Colorado Blue Spruce sapling, Dolores River.

Rico is surrounded by the San Juan National Forest. As you drive up the Dolores River on Highway 145, much of the access to the river is blocked by private landownership. That is, until you get within the boundaries of the National Forest, where there is much more access.


Upper Dolores River, only semi frozen in January.

So I stopped to photograph snow-laden shrubs and tree seedlings.


Dogwood, Dolores River.

Higher up, the patterns of the spruce-fir forest from across the valley attracted my attention.


Snowy Spruce-Fir forest above Rico, Colorado.

And stands of aspen trees, too.


Aspen forest during a winter storm, San Juan National Forest.

Then I was startled to see a herd of elk on the hillside above the highway. Why? Because they were yet another indication of how little snow has fallen up here so far this winter. Normally the elk would be much lower, down out of the high country. But not yet.


Elk herd, way higher in elevation for January than normal. 

Soon I was all the way up to Lizard Head Pass. My favorite area. For the high mountain meadows and clear alpine streams. And for the lofty mountain peaks…that were shrouded in clouds on this visit.


Alpine meadows at Lizard Head Pass. 

Photo location: San Juan National Forest and Uncompahgre National Forest, southwest Colorado.


Lizard Head Pass, elevation 10,222 feet (3,116 meters).

See much more of my photography, and order prints, at my website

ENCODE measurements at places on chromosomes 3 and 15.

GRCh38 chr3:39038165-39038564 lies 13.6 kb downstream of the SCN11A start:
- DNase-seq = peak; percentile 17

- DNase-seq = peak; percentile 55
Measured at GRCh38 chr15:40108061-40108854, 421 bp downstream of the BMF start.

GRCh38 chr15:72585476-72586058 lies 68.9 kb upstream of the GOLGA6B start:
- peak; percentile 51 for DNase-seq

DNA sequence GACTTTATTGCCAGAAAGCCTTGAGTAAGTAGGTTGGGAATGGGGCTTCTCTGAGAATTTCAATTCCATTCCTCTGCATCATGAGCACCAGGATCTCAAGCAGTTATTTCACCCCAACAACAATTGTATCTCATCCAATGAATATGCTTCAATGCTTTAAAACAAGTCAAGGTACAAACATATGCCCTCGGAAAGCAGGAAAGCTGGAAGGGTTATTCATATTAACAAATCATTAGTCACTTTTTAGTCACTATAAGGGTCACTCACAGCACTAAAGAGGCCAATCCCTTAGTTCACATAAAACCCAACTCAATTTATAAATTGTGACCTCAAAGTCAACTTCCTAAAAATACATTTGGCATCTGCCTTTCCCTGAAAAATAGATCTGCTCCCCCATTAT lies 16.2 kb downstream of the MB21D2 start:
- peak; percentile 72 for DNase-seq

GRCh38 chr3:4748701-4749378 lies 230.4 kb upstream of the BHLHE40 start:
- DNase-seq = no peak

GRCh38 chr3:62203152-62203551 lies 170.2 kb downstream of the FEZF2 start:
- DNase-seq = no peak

© Copyright 2018 Stephen J. Krieg

Snow Patterns: Trees

Pinon Pine, pinus edulis, in snowstorm, Mesa Verde National Park, Colorado

Continuing my series of “snow patterns”, how fresh snowfall sticking to vegetation helps to show off their form in ways hard to appreciate otherwise.

Pinon Pine, pinus edulis, in snowstorm, Mesa Verde National Park, Colorado

Vegetation not only captures snow temporarily with their leaves and branches, but when it melts it drips onto the soil above their roots. A kind of collection system.

Dead and down Pinon Pine, pinus edulis, in snowstorm, Mesa Verde National Park, Colorado

Dead vegetation slowly decays into the soil, enriching it and increasing its moisture holding capacity.


Roots of a Utah Juniper tree exposed by erosion.

Gambel Oak in snowstorm, Mesa Verde National Park, Colorado

Gambel Oak, a short, tough tree, is excellent wildlife cover, and its acorns are much sought after in the fall by many species.

Gambel Oak in snowstorm, Mesa Verde National Park, Colorado

The deep, extensive root systems of Gambel Oak remain alive even after intense wildfire, holding the soil in place while they quickly resprout from those roots.

Standing dead Douglas-fir snags after snowstorm, Mesa Verde National Park, Colorado

A nice place to see Gambel Oak at Mesa Verde is the campground area at Morefield Village.

Gambel Oak after snowstorm, Mesa Verde National Park, Colorado

There you can enjoy relatively tall, thick clumps of Oak that survived the intense fires of 15-20 years ago.